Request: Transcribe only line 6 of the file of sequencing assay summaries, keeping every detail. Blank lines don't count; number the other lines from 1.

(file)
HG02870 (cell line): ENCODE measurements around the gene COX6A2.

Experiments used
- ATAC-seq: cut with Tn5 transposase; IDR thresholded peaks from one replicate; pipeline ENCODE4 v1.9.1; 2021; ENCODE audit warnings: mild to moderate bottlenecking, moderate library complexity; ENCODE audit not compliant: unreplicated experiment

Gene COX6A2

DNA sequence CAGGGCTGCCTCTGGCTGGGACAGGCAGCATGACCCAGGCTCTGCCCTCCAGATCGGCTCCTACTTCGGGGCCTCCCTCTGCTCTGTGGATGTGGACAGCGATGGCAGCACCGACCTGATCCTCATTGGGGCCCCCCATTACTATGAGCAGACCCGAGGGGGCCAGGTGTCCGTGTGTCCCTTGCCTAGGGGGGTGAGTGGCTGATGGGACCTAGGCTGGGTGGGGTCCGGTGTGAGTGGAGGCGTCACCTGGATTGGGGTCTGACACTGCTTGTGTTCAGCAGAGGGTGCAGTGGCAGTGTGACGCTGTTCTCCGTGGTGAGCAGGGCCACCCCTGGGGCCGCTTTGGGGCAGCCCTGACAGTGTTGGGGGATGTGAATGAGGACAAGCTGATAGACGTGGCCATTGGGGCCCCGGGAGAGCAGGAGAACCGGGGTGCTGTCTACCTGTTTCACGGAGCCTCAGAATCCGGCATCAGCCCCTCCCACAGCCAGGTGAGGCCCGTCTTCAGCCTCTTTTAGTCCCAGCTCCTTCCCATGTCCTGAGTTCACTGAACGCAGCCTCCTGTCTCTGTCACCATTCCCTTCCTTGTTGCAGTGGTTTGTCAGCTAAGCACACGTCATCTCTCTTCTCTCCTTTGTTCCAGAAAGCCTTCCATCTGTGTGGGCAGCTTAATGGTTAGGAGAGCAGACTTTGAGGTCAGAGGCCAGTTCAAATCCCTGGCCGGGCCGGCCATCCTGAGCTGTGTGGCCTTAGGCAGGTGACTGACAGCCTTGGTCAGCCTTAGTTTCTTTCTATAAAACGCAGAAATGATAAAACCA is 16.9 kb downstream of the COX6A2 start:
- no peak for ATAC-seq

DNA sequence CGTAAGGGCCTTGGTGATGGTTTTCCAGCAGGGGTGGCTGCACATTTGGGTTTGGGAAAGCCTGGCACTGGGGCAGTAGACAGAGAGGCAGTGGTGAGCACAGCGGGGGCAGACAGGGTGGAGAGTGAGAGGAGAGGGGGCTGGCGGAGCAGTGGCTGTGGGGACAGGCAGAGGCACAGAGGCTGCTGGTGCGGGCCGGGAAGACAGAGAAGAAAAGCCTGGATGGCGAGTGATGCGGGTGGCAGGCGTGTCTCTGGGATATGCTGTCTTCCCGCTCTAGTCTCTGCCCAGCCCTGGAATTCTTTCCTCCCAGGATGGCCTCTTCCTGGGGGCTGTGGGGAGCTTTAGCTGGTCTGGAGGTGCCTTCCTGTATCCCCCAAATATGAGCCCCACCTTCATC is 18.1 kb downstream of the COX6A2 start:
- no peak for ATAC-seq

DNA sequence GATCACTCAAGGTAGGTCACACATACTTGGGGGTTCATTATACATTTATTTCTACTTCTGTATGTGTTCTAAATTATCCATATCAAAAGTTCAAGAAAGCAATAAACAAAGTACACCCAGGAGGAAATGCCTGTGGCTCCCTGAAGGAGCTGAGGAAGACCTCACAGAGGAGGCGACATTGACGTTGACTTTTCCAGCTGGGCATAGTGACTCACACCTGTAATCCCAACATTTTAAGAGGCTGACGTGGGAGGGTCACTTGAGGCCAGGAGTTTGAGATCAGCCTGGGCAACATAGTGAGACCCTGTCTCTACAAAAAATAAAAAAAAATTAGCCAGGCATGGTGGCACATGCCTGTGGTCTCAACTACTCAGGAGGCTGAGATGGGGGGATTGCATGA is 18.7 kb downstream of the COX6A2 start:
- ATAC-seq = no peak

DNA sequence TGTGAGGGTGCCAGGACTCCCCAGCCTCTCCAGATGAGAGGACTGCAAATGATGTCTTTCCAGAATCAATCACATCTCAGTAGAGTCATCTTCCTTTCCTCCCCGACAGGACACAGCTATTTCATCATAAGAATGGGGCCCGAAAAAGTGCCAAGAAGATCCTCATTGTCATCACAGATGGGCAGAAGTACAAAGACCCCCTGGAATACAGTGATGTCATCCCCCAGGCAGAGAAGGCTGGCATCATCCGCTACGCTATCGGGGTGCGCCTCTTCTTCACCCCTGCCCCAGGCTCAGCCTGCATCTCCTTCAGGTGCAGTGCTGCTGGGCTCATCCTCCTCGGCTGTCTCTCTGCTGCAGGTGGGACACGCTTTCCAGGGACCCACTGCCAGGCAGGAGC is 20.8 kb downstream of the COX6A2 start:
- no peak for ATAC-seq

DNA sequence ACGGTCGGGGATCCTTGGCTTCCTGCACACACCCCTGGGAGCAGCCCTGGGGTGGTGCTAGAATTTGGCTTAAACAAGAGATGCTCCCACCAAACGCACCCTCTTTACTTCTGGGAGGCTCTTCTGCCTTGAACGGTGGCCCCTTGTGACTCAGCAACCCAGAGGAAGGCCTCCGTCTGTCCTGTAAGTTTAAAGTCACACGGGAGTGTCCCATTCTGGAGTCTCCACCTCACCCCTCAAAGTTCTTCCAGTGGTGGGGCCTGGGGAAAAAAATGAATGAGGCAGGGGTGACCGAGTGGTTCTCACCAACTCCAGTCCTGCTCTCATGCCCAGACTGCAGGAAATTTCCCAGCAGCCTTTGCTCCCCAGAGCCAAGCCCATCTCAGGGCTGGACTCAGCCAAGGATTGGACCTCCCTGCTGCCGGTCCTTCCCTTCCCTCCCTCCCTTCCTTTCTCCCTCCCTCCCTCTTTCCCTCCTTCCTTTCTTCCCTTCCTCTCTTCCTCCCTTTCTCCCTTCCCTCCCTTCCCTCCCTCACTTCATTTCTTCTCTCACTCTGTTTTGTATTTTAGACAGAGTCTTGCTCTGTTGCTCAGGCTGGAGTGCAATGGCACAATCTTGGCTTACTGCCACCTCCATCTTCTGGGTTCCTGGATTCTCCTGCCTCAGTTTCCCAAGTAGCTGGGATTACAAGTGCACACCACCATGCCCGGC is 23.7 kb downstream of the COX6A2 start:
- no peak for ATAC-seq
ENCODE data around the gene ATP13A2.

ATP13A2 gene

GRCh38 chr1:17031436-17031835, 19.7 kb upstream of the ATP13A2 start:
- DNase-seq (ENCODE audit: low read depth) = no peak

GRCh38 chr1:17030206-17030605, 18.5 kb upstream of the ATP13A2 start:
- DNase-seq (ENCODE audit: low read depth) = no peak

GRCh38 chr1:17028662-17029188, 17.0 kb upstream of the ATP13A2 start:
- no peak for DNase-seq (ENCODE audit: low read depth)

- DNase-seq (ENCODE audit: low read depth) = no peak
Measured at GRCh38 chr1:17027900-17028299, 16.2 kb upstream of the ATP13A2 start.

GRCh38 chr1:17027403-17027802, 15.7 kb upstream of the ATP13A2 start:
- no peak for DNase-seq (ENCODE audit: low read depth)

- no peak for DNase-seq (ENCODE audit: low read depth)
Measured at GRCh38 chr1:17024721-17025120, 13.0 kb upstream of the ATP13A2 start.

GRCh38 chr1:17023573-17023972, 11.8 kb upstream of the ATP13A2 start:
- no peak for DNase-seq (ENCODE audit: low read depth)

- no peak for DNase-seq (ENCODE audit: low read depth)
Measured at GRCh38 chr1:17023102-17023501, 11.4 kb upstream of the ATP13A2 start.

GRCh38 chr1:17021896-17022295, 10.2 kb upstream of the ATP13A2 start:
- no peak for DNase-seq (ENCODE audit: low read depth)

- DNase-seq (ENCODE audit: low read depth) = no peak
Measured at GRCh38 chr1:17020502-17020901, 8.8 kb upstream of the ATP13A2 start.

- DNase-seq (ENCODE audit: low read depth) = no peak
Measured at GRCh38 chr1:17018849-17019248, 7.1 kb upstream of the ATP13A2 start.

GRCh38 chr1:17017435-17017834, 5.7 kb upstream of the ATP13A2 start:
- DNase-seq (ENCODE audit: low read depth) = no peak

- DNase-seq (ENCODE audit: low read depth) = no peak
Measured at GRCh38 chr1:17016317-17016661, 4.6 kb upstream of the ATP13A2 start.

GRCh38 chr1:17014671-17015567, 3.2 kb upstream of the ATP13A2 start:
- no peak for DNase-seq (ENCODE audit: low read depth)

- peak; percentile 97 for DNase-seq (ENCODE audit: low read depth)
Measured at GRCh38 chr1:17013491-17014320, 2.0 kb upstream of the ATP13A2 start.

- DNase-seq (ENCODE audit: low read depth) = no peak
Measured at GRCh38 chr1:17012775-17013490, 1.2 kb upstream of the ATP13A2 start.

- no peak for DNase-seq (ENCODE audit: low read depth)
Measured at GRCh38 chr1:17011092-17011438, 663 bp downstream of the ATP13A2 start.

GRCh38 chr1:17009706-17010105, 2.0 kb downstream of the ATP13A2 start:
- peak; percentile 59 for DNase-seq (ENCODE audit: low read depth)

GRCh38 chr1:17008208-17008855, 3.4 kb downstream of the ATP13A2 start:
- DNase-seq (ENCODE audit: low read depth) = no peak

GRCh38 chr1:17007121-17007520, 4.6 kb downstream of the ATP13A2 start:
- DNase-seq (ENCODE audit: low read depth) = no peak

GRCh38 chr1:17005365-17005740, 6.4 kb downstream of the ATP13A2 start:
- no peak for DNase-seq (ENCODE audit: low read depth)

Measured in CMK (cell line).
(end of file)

- no peak for ATAC-seq